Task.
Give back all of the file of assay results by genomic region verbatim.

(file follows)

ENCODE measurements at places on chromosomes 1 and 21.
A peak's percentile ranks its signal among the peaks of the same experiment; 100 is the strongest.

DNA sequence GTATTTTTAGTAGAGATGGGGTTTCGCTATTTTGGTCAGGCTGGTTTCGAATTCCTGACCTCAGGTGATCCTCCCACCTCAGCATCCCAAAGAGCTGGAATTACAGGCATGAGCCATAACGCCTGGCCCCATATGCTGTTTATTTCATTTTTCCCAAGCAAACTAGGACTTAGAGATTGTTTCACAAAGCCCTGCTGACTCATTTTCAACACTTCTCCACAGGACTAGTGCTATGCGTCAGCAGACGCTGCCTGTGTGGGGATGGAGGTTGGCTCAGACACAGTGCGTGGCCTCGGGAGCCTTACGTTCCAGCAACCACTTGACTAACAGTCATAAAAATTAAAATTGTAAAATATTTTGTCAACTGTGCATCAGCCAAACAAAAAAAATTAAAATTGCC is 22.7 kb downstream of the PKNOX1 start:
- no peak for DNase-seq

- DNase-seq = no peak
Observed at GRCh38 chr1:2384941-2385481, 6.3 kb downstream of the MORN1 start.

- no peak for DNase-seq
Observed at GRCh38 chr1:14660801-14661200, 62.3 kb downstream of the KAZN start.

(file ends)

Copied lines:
ENCODE measurements at places on chromosomes 1 and 21.
A peak's percentile ranks its signal among the peaks of the same experiment; 100 is the strongest.

DNA sequence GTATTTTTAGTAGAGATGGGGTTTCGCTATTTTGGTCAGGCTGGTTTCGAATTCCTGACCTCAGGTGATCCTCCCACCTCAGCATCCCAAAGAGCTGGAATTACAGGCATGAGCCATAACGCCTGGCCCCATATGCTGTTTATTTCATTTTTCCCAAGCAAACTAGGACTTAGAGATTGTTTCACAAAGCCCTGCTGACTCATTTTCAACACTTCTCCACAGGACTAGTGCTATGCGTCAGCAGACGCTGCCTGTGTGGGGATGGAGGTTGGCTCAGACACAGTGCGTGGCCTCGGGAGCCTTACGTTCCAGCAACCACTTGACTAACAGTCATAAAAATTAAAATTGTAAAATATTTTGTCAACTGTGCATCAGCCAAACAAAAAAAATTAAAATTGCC is 22.7 kb downstream of the PKNOX1 start:
- no peak for DNase-seq

- DNase-seq = no peak
Observed at GRCh38 chr1:2384941-2385481, 6.3 kb downstream of the MORN1 start.

- no peak for DNase-seq
Observed at GRCh38 chr1:14660801-14661200, 62.3 kb downstream of the KAZN start.